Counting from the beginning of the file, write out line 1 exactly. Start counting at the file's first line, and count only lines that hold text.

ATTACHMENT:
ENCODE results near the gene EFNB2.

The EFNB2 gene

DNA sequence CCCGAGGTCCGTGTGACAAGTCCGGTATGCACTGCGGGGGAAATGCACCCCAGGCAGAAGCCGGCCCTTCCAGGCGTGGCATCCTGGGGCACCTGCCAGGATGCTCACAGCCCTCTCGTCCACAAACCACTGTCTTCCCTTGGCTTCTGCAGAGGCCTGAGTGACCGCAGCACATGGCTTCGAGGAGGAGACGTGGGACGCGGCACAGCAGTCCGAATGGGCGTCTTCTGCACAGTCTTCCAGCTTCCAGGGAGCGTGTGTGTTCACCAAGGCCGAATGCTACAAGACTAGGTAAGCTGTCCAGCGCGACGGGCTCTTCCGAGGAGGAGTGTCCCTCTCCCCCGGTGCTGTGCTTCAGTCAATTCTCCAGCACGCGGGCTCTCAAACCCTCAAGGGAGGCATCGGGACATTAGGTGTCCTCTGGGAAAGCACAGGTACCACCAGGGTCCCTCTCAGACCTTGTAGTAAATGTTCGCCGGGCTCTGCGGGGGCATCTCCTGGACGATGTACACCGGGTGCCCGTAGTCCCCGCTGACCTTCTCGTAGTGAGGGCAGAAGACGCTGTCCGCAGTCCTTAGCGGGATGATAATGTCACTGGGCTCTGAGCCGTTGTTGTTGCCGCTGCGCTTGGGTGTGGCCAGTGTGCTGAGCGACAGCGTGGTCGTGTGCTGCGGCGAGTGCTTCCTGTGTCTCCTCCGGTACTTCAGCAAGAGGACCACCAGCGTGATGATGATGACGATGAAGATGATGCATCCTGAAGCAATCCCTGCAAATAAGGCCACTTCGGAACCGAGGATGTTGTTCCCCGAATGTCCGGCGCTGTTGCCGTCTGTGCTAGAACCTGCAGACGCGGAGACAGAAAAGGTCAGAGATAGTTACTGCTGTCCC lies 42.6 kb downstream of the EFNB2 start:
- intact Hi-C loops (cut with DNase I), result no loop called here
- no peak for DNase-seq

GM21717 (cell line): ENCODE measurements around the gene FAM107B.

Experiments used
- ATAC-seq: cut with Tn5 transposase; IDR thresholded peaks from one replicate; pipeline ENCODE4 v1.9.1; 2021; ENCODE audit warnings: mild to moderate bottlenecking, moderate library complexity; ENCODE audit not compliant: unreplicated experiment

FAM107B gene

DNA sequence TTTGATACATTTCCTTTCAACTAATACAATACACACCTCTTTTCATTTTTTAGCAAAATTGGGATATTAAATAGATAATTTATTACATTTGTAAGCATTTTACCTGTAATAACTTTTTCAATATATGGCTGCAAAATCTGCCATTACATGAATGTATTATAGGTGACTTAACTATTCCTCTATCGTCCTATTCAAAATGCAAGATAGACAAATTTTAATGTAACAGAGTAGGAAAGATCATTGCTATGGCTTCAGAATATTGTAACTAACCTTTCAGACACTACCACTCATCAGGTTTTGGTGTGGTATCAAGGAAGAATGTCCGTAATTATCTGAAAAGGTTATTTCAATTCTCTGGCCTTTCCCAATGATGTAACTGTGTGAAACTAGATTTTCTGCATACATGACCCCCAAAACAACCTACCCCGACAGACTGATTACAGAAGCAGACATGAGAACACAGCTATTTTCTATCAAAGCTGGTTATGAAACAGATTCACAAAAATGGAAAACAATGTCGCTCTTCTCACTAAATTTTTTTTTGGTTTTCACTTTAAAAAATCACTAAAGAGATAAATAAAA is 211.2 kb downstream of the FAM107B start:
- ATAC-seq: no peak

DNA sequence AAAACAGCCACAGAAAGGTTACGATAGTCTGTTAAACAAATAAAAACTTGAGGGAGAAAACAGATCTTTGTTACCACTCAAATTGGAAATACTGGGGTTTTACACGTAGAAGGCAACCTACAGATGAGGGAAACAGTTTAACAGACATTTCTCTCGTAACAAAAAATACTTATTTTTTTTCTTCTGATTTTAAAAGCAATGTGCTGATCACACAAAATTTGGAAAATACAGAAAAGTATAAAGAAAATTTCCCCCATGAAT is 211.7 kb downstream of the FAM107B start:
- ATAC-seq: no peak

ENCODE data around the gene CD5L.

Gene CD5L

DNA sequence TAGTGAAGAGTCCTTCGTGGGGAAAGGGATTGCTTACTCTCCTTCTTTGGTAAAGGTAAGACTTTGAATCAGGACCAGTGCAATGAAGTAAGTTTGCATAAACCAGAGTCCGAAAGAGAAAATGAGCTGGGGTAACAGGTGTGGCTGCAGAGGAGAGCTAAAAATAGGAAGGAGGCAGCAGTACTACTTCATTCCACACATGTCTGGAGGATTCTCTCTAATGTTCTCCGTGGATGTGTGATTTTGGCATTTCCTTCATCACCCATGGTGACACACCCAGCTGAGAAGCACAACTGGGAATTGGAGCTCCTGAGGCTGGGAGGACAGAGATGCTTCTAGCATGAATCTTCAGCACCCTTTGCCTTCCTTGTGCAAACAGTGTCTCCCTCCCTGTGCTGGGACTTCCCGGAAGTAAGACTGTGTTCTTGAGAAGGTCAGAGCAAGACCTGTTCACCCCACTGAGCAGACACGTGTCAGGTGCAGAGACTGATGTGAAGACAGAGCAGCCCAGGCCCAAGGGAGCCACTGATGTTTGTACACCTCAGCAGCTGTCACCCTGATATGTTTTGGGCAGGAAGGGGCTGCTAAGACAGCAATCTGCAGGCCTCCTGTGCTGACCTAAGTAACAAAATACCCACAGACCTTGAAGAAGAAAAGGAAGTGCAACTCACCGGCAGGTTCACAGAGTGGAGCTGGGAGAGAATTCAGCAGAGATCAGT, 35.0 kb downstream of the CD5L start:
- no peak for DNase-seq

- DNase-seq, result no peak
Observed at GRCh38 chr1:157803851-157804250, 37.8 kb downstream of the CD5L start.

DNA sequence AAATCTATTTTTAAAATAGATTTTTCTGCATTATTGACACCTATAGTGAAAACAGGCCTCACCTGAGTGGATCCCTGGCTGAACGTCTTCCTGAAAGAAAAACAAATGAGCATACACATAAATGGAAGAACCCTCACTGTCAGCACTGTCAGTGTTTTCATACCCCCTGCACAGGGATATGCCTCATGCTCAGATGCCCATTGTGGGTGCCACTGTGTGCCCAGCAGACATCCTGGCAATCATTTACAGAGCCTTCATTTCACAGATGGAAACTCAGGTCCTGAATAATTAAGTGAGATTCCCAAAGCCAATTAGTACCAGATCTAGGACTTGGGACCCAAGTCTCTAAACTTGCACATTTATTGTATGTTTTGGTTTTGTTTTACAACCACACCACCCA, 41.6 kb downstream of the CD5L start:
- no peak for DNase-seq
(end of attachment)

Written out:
ENCODE results near the gene EFNB2.